THEY WILL ASK thee as to what they should spend on others. Say: "Whatever of your wealth you spend shall [first] be for your parents, and for the near of kin, and the orphans, and the needy, and the wayfarer; and whatever good you do, verily, God has full knowledge thereof." - Al-Baqarah (2:215)
Malaysia Flag Pictures, Images and Photos

Saturday, 31 January 2009

Weekend reflections: Then and now...

Oh, don't get fooled by the title of this posting, folks. Am just fooling around... as if I've got nothing better to do.

Then: Postal mail

Now: Email

Then: Cassettes

Now: CD

Then: Walkman

Now: MP3

Then: Long hair

Now: Longing for hair

Then: All-rounder

Now: All round

Any add-ons, folks?

*All images taken from

Thursday, 29 January 2009

When I start leter-ing

I am thankful for the chance given to me to get myself involved with my present voluntary work. The exposure had certainly opened up my eyes to a lot of things I never thought of before.

I am more thankful for all the things I have and all the things I don’t have.

I am thankful to be born into a loving and caring family.

I now appreciate all the setbacks in my life - for without these setbacks, I may not appreciate all the good things that came my way. These setbacks had made me a stronger person.

If I had things any easier than I did (compared to many others out there, I consider mine a rather easy life), I may end up as a spoilt brat for all I know.

Witnessing the miseries some others have to go through in life has taught me to be more thankful.

Witnessing the resilience of some people going against all odds for the betterment of their lives has taught me to be more patient (oh well, maybe the patience came in a package when we get older…it’s not so much patience, but more of “no longer bothered”)

So, when I offer to help the PLHIVs, my main intention is to help them become independent. I want to help them to be able to stand on their own, without relying too much on other people’s help. I don’t offer to do things for them; instead I offer to assist them. I don’t tell them, “Give me the documents, and let me do it for you.” Instead I’d offer to go with them and show them how to get things done.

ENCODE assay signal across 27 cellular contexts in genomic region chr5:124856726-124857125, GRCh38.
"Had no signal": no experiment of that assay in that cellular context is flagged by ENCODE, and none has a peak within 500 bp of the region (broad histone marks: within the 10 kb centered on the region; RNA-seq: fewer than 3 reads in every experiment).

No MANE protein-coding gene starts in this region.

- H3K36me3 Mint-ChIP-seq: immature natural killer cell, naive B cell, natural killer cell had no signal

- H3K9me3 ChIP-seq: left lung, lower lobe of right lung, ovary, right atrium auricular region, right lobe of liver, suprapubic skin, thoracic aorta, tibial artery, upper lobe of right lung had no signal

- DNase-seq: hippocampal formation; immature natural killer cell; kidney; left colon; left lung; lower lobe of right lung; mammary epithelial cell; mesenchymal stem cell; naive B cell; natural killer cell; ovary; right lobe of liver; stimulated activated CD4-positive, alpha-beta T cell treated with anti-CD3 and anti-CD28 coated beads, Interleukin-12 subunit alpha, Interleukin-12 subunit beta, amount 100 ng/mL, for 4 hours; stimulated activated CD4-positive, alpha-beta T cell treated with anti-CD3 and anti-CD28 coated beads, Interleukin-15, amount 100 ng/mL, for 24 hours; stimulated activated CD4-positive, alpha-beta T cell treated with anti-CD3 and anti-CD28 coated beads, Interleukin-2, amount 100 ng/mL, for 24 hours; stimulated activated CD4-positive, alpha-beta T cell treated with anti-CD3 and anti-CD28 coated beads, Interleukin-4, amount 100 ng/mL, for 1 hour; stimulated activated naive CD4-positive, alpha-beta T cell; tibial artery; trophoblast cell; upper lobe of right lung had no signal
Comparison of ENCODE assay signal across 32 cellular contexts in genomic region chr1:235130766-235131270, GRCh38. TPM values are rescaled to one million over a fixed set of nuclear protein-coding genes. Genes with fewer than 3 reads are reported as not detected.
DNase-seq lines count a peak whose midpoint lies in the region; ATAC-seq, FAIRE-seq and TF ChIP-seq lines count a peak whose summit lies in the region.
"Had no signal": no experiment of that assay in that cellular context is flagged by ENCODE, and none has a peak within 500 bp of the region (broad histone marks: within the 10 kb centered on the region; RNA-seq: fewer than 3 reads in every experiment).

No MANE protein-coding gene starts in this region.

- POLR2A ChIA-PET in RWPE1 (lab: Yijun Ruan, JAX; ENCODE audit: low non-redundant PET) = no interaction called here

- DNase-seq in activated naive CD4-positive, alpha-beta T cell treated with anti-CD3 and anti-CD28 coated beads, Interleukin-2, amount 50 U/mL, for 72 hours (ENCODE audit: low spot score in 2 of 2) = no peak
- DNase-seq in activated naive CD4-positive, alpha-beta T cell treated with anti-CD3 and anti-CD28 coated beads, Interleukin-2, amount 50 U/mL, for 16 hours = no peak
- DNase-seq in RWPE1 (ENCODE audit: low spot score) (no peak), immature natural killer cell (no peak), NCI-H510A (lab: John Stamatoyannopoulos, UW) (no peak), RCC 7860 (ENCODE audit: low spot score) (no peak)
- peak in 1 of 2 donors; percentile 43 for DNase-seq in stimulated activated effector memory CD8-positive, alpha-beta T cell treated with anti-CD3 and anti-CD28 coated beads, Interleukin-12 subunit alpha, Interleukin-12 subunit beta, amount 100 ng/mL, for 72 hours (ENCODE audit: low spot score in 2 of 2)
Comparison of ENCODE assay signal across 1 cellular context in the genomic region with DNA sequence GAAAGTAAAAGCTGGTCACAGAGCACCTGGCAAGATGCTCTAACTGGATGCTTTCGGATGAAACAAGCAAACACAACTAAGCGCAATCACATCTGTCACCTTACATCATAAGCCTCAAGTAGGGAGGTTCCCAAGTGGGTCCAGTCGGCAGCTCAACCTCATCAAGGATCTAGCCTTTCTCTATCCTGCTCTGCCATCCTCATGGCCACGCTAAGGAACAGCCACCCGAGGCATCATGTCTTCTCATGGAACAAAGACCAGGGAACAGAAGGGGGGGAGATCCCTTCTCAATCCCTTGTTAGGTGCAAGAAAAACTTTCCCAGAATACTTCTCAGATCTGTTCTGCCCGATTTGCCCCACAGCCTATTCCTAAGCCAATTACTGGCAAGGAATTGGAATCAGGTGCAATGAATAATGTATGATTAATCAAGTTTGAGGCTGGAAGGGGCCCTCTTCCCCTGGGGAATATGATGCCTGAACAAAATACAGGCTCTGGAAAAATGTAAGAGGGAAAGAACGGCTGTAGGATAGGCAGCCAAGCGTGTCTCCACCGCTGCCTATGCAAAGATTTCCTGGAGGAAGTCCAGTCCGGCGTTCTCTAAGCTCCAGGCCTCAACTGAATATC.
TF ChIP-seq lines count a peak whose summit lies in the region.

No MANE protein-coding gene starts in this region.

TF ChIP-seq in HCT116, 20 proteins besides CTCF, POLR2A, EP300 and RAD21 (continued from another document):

No doubt for some of these poor and uneducated families, they may need extra help initially, but still, they must learn to do things themselves. I won’t be helping them all their lives. They need to know that to get something, they need to work for it. To change their lives, they need to do something about it, and not just wait for help to come their way.

“Verily never will God change the condition of people until they change it themselves.” ~ Ar-Ra’d (13:11)

That’s why I don’t like it when any of my PLHIV clients start to keep seeking my help for every single thing. And I don’t like it too when any of them starts complaining about getting this and that late, when previously they were actually in worse conditions. I don’t like it when they forget to be thankful for all the help they’ve been getting.

You know why? Because when they do that, that’s when I start lecturing (read: leter-ing) them, and when I start doing that, chances are I will also apply my “leter-writing” skills in this blog. Aduuuh…

Oh don’t get me wrong. Most of my PLHIV clients are doing okay. Nuri is doing well with her food stall after our initial help. Now she doesn’t even apply for our Children Education Fund. Ani too is coping well after we helped her out with her EPF withdrawal – she's putting the money to good use. Asiah is almost independent now. Lin, although had sought our help for her children’s education, is not just staying home doing nothing. She’s now looking around for a job and while waiting for one, she’s helping out at her brother’s food stall and gets paid a minimal amount. People like Zainab, Shila and Maria would call me to get advice on how to go about doing certain things, but they would do whatever themselves. They don’t expect me to do things for them.